Maker/Hacker Space best Training for Future Prosperity

Just came back from the energizing brainstorming session around creating a Maker/Hacker space in Savannah. Another great event organized by Jake and his team of the Creative Coast. Thanks.

The energy in the room was high and the wish list got longer and longer.

The audience was diverse from teenagers to retirees with sparkle in their eyes eager to tinker and try out new things.

The 30K question is, will there be enough people that understand the benefit and shell out the monthly fee to make if thrive and be self-funding?

I am convinced it will be, if we ensure the following: Continue reading

Let School Kids Tackle Real-World Problems

Check out Will Richardson’s TEDxNY talk. He points out how our school system is broken. It is built for a time long past.

Will quotes Eric Hoffer:

In times of change learners inherit the earth; while the learned find themselves beautifully equipped to deal with a world that no longer exists.

Our kids go to schools that train them for a world that has expired. The following ideas may help this situation:

Let children tackle real-world problems

On the first week of every school year the class agrees on what problem to tackle. The remainder of the year is spent on solving the chosen problem, documenting possible solutions as well as identifying dead ends. Along the way the students track and document their progress and outcome. Ideally the whole process is shard publicly for the world to benefit from the solution as well as the process. Continue reading

Maker/Hackerspaces the Future of Public Libraries?

The other week, or actually it was the other month, I joined Refresh Savannah, a monthly gathering of people who are interested in positive change. Their guest of the day was  Christian Kruse, the director responsible for Savannah’s Public Library, as well as the county library system.

I love libraries. They are great resources and gathering places for local communities. Savannah Public Library was the first one on the East Coast to have an electronic check out system, and they have now just added two new libraries, as in physical buildings, in the last years.

One of the most telling statistics from Kruse was that they were expecting the readership in the main library to go down by 50% once they opened the two new branches. But it turns out the new sites mostly attract new readers; and the main library readership decreased only by 20%, and some of this loss can be attributed to SCAD expansion taking away some of their parking spots.

The pressing question is — given the double whammy of budget cuts and e-readers — how will the library of the future stay relevant?

The educated fans of the public library that vote and influence city politics are the first ones to get e-readers and are thus less connected to their local library as they don’t frequent them anymore. What can we do about that?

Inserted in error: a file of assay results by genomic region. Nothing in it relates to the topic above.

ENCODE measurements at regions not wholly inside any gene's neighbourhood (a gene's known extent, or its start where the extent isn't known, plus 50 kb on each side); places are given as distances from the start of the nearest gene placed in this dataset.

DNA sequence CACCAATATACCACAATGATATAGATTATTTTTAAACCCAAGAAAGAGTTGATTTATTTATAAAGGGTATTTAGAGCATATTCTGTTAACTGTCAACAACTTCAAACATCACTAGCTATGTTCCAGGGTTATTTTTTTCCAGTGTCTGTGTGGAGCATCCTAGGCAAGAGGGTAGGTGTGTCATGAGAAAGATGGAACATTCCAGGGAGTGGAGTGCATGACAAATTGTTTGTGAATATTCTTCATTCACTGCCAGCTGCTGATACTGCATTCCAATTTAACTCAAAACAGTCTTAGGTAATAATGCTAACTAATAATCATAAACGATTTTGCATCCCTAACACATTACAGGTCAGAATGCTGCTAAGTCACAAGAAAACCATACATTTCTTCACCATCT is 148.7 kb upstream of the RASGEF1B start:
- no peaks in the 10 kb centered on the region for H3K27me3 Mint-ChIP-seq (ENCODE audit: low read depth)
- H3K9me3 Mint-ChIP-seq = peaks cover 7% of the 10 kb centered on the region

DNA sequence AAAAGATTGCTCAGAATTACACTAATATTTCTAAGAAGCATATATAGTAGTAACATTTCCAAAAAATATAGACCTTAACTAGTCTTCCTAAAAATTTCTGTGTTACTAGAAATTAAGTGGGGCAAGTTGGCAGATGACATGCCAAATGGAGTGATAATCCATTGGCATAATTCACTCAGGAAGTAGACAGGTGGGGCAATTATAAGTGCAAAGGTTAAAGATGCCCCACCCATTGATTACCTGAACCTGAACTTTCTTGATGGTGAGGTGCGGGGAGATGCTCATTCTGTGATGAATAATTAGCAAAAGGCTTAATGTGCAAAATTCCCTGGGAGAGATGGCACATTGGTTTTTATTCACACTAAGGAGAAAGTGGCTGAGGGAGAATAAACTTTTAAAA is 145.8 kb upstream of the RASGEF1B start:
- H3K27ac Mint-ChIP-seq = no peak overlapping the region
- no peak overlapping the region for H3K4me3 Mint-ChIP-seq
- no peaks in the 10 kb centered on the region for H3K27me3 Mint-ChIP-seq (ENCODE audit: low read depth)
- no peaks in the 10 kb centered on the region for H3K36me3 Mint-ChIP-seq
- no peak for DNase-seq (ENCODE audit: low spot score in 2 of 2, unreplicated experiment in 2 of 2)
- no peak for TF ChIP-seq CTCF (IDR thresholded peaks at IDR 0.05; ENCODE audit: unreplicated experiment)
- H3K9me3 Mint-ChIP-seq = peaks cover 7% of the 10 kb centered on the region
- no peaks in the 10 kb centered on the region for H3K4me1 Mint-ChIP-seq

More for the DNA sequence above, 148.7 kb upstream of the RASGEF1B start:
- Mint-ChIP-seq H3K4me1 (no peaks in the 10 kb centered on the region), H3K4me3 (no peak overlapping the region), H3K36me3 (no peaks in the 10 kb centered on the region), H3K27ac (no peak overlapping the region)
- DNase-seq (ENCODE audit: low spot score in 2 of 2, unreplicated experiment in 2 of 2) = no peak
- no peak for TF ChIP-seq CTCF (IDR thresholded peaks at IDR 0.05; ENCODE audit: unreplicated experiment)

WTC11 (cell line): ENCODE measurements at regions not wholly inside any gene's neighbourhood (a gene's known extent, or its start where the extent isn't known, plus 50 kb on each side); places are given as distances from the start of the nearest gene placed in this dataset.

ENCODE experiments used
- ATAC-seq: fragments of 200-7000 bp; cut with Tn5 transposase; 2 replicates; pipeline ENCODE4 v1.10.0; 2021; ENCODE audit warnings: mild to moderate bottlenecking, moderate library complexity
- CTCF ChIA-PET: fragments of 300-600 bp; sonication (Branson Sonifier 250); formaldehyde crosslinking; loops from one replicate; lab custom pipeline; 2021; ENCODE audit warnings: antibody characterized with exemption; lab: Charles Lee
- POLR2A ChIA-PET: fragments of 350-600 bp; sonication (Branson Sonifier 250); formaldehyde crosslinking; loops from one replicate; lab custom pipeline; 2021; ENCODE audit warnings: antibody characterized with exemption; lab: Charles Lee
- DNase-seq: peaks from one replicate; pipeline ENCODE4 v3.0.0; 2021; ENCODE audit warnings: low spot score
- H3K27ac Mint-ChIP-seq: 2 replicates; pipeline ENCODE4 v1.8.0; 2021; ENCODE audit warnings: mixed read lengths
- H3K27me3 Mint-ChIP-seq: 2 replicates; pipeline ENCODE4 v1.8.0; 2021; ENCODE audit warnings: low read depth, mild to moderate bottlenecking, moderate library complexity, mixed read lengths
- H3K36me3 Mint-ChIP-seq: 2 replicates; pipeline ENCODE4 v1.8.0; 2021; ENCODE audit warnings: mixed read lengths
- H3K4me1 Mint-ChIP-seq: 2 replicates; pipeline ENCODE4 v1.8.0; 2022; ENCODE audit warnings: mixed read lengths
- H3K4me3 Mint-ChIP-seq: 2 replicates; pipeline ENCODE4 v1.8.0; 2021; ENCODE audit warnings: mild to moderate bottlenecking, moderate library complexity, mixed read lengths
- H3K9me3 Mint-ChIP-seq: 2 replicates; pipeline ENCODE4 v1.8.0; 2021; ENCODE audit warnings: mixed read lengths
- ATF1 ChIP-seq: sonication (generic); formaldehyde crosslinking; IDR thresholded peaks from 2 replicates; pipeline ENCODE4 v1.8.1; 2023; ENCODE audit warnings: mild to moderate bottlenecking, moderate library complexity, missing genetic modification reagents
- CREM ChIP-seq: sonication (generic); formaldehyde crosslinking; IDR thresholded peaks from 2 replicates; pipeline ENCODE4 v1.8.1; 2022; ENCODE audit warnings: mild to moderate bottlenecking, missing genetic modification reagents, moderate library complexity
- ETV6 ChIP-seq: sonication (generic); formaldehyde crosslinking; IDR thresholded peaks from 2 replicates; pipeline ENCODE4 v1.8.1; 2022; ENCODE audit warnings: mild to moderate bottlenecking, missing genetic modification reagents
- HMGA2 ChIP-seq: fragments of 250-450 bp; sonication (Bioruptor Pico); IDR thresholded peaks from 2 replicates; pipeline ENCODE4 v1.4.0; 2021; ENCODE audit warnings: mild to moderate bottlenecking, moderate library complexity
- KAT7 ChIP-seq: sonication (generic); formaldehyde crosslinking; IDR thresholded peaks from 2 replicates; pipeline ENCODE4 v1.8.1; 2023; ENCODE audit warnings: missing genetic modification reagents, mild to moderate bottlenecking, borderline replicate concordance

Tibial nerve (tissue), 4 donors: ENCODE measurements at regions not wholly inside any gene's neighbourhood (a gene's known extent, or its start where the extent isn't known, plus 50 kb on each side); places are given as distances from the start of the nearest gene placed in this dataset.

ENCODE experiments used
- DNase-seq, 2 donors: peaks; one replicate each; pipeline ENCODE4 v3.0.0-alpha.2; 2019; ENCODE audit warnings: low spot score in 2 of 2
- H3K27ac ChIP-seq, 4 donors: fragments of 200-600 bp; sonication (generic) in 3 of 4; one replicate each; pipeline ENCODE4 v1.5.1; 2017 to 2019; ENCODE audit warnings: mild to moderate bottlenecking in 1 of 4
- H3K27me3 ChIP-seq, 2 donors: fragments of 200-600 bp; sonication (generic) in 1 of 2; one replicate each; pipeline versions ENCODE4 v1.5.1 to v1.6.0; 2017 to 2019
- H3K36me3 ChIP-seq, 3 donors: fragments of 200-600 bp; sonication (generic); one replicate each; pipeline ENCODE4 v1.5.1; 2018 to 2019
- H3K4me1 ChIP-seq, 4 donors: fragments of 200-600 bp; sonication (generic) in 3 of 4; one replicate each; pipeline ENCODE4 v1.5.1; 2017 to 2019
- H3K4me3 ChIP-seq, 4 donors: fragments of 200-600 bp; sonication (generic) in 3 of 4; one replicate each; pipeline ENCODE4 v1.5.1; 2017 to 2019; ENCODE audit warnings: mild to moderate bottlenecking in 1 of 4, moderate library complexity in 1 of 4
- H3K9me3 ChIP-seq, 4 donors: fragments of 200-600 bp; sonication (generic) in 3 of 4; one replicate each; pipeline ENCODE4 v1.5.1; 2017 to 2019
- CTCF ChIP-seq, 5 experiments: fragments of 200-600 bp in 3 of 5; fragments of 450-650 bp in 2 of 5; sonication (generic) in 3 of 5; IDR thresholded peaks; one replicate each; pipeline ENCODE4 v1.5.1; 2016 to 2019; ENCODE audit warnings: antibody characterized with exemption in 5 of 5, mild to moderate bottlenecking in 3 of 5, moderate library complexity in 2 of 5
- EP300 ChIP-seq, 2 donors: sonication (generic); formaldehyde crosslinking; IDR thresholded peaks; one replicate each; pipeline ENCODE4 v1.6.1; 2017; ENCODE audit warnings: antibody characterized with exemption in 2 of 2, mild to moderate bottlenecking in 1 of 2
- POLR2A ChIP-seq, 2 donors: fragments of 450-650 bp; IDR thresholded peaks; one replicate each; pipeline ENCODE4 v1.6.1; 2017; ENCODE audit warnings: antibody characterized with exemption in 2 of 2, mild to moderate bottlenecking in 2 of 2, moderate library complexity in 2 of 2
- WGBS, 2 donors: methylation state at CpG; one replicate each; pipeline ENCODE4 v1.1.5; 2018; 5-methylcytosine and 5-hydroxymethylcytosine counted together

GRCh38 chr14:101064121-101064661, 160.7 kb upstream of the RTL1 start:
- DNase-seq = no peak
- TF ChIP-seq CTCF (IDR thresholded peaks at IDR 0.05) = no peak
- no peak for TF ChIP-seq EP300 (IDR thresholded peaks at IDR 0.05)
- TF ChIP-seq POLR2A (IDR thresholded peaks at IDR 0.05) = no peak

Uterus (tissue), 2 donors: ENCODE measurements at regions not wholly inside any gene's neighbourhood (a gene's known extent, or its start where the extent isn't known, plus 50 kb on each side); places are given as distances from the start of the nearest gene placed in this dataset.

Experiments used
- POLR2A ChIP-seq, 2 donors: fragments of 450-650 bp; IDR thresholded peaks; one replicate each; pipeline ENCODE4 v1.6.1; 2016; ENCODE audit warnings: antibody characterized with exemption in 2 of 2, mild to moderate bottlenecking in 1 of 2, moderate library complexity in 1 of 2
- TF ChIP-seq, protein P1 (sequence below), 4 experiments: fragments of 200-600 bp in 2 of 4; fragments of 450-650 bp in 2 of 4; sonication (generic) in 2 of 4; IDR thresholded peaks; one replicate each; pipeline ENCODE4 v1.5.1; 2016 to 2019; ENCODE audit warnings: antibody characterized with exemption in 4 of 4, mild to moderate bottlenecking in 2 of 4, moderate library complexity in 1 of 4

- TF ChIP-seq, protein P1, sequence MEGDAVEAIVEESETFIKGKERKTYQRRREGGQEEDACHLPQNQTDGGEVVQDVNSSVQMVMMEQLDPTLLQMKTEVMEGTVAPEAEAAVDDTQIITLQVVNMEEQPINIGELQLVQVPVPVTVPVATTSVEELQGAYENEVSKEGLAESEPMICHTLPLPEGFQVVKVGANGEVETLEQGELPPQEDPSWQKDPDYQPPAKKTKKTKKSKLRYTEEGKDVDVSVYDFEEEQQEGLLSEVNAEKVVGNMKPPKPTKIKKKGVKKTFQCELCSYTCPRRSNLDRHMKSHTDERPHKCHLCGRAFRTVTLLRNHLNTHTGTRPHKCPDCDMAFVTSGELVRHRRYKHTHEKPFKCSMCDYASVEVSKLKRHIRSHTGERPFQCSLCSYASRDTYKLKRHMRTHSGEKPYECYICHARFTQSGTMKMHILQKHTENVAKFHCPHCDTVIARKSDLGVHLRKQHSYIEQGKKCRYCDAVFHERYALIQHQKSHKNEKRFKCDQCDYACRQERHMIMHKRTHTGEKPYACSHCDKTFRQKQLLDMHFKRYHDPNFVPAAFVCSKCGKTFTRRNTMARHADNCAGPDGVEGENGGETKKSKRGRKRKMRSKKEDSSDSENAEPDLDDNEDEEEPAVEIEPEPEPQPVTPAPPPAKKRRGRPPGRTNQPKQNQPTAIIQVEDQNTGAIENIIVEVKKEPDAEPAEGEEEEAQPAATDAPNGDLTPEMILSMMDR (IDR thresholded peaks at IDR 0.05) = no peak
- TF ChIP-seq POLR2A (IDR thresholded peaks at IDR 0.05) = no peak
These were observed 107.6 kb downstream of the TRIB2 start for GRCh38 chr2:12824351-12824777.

My first suggestion was to add a tools library which consists of items such as saws, drills and lawn movers. Like you check out books, you can check out tools on a need basis. Kruse said that the libraries at the county-level are working on something like this. Love that.

My primary suggestion was to focus on the community aspect by giving local people access to space to get together, share ideas, and create. We were told they are doing that, however, they don’t have the resources to accommodate all the requests. Therefore they don’t want to lock down the spaces for one group every week at the same time. They want other groups to have a say in how to split up scarce resources. Good, but not ideal.

Then it dawned on me, that they could retool some of the space, that will get freed up by the library moving to digital media. My favorite place to be can be created: a local Maker/Hackerspace for people that want to tinker and be together with other folks that like to tinker too.

Continue reading

KAHNx Academy Please

Just learned that Sal Kahn the amazing force behind the Kahn Academy is visiting SAP Labs in Palo Alto soon. Check out his TED talk. His winning formula has the potential to fundamentally change the way we educate our children as well as ourselves.

This is one of the few moments, where I would love to be back in the Bay Area to be part of the session. I would ask him one question:

When is he going to adopt the TEDx model, and allow external content?

TED used to be this super exclusive conference where once a year for a horrendous amount of money people would share ideas worth sharing over a couple of days. Well the main TED conference is still that, but brilliant idea number one is that they share the recording of all their presentations. Sal Kahn is doing the same, he is where TED was 5 years ago.

TED organizers second amazing idea was, to take a step back and realize, we have a winning formula: Short presentations with no or few slides telling an inspiring story, ideally derived from their own experience.